In my previous two writing tips posts, I discussed how to maintain and enhance an emotional connection with readers as the story progresses beyond the beginning. We do this by adding anticipation and frustration in the following ways:
- Pauses – A pause immediately before an attempt to achieve a goal reminds the reader of the importance of the goal and enhances anticipation. If possible, restate the goal and the danger.
- First attempt never works – Avoid allowing a goal to be achieved on the first attempt. The victory will be less satisfying. It will seem too easy.
- Obstacles increase – New obstacles add frustration, which will enhance relief and the sense of triumph later. We can relate to frustration.
- Complete failure achieving early goal – An early goal should not be the most important one, though failure causes real pain. When the character fails to achieve the goal, this proves that failure is always possible, even with the big goals, thereby enhancing the danger and suspense as the story progresses. Since we all experience failures at times, we can relate.
- Failure leads to bigger goal – A failure is often a crisis point that creates a bigger goal, which can be the story’s ultimate object of desire.
- Increasing sacrifice – Character willingly exposed to danger, whether physical or emotional, and the danger increases.
This week we will look at #5 and #6.
Failure leads to a bigger goal.
One of the intriguing qualities of failure is that it creates a need that is often more urgent than the previous goal. It is through failure that we come face to face with our weaknesses and need for improvement, and failure often creates a new crisis that inspires a bigger goal.
In Reapers, Phoenix’s initial goal was to save Molly. He failed. As one of the results of his failure, Molly’s family members are being taken to the dreaded corrections camp, as follows:
I crept to the front of Colm’s house, Sing following, and leaned over the edge of the roof. At the entry steps, the door opened, and Alex’s voice rose from below.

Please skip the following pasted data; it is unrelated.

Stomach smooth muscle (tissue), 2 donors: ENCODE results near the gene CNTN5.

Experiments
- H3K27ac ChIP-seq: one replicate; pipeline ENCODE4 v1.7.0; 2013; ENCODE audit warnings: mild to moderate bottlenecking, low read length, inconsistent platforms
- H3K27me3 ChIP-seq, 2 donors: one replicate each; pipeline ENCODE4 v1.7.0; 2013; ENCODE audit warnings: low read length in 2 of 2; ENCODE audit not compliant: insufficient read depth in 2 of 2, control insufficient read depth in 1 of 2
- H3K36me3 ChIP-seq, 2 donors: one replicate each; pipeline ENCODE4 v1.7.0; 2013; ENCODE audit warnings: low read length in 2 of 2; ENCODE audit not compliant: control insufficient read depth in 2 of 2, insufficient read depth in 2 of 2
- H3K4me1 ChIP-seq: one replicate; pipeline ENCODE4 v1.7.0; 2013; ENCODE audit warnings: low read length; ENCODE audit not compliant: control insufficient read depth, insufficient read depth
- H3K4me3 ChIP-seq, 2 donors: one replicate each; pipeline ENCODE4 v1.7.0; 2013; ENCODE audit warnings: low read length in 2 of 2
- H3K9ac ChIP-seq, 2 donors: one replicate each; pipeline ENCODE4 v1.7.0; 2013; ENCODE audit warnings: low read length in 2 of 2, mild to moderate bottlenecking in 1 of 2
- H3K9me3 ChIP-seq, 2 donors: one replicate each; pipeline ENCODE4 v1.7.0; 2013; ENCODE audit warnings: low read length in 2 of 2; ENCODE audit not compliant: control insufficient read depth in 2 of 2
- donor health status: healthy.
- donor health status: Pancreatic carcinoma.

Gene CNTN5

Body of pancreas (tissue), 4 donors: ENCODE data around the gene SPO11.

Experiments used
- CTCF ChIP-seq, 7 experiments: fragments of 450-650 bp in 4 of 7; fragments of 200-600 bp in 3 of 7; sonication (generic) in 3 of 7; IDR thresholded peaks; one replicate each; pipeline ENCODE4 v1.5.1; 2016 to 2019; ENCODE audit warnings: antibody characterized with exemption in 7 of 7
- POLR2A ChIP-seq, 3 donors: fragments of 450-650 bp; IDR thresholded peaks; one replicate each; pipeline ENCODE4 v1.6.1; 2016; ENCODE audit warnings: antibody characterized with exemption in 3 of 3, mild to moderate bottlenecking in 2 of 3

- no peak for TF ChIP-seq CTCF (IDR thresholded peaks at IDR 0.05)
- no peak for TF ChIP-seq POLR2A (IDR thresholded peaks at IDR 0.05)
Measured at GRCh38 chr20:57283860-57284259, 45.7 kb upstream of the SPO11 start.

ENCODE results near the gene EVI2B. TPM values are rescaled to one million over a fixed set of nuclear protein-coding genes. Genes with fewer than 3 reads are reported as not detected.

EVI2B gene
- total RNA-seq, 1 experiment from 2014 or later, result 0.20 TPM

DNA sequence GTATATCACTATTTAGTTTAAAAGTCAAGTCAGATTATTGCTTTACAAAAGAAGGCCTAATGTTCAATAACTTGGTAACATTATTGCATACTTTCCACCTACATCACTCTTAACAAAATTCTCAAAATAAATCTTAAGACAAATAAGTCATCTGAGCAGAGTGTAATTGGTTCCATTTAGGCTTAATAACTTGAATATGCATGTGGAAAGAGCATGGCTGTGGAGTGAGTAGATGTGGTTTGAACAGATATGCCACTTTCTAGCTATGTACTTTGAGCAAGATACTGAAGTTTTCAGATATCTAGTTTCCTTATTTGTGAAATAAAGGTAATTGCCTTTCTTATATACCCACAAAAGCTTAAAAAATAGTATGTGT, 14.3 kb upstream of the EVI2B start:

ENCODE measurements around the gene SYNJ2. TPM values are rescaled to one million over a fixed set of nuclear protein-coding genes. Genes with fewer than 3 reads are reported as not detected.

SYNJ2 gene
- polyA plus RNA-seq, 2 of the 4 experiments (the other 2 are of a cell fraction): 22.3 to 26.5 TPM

“Pack one small suitcase for each member of your family. The bus will come for you soon, so get ready quickly. And don’t try to escape. I already have someone watching your house.”
“Bus?” Sing whispered.
“A camp bus. She’s sending them to corrections.” I heaved a sigh. “I guess I don’t have any choice. I shouldn’t have left them alone with her in the first place.” I snapped the spool from my belt and handed Sing the weighted end of the line. “If you’ll anchor this to your belt, I’ll drop down and—”
“No.” Sing grabbed my arm. “You can’t.”
I looked again at the steps below. Alex appeared, slowly descending. “Colm and Fiona are too old for the camp,” I hissed. “They’d never survive.”
Now multiple lives are at stake, and the urgency grows as Phoenix talks to Alex, the antagonist.
Alex stared at me long and hard. “And what of my proposition?”
“I told you I need more time. Three seconds isn’t enough. Give me twenty-four hours.”
She put the helmet on. Blonde locks flowed around the edges. “Molly’s family members were charged with medicine trafficking, and they are going to the corrections camp. They will be safe there for twenty-four hours. After that, there are no guarantees.”
“If I decide to accept your offer, how will I find you?”
“No need. I will find you before your time runs out.”
I pushed back my cloak and set my hands on my weapons belt. “Just remember, I could have stopped you from reporting this family.”
“You have more confidence in your abilities than you should.” Alex picked up the gun and slid it into her holster. “Still, I will keep your restraint in mind. Just stay away from the family for now, and when we meet again, we can discuss their future.”
This bigger goal and elevated urgency will keep the pages turning.
Just because we have a bigger goal and more urgency, that doesn’t necessarily mean that greater intensity and reader interest will follow. We must make the goal more difficult to achieve. Add greater elements of danger so that the protagonist will have to sacrifice more in order to complete the goal.
Sacrifice naturally includes suffering, so be sure to make your heroic character suffer more. Each time you ratchet up the goal, ratchet up the sacrificial suffering just as much.
In Reapers, take a look at how the new goal’s danger manifests itself as Phoenix has a “discussion” with Alex about coming to the corrections camp.
Alex shot to her feet. She grabbed my arm, bent it behind my back, and shoved me against the wall, rubbing my cheek on the rough plaster. Cold steel pressed against my skull. Her breaths blew past my ear, hot and heavy. “You think you’re so smart, don’t you? Three years on the street, and you know it all. You think you’re bucking the system being Mr. Nice Guy Reaper, looking down your nose at loyalists. You think I’m just an enforcer who gets her jollies inflicting pain.” She twisted my arm, sending shock waves to my spine. “Well, you’re wrong. There is method to my madness. Pain is just one tool in my arsenal of ways to get what I want. And what I want right now is for you to realize that you’re dealing with someone who could jerk your soul out of your skull and hurl you into the abyss without a second thought. And if I find out you’ve been lying to me, that’s exactly what I’ll do.”
I grimaced but refused to grunt. “What’s the abyss?”
“A place no one wants to go.” She spun me around and pressed the gun barrel between my eyes. “You have nothing to worry about if you’ll keep that smart-aleck mouth of yours shut.”
Next week, I will begin a discussion about how to turn up the heat as the conflicts escalate.
If you have any questions or comments, please post them.
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Categories: Writing Tips